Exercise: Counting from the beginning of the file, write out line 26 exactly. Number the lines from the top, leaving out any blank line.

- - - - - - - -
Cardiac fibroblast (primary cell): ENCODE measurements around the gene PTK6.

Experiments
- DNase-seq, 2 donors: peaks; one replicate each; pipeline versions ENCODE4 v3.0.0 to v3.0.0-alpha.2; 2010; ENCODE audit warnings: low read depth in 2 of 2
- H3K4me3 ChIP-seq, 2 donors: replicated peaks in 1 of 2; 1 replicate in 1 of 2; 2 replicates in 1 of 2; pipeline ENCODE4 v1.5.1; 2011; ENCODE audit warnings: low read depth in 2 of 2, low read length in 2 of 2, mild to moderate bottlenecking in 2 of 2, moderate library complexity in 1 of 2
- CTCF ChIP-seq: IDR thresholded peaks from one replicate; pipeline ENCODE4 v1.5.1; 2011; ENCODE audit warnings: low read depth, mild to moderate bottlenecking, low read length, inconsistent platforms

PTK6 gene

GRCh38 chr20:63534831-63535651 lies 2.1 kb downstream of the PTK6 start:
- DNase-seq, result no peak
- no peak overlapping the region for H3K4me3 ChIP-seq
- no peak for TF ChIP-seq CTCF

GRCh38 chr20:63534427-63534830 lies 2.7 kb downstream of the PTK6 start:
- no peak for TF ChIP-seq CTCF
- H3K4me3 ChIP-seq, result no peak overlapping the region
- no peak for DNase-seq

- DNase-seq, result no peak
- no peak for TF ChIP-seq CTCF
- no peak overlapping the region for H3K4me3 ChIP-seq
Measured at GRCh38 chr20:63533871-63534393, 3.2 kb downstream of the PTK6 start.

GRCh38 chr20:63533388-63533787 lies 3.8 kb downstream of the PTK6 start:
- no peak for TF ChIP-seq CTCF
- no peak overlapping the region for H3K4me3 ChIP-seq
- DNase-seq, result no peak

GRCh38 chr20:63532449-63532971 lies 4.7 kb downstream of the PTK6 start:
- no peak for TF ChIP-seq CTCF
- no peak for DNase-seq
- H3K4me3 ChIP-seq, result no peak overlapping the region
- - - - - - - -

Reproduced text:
- H3K4me3 ChIP-seq, result no peak overlapping the region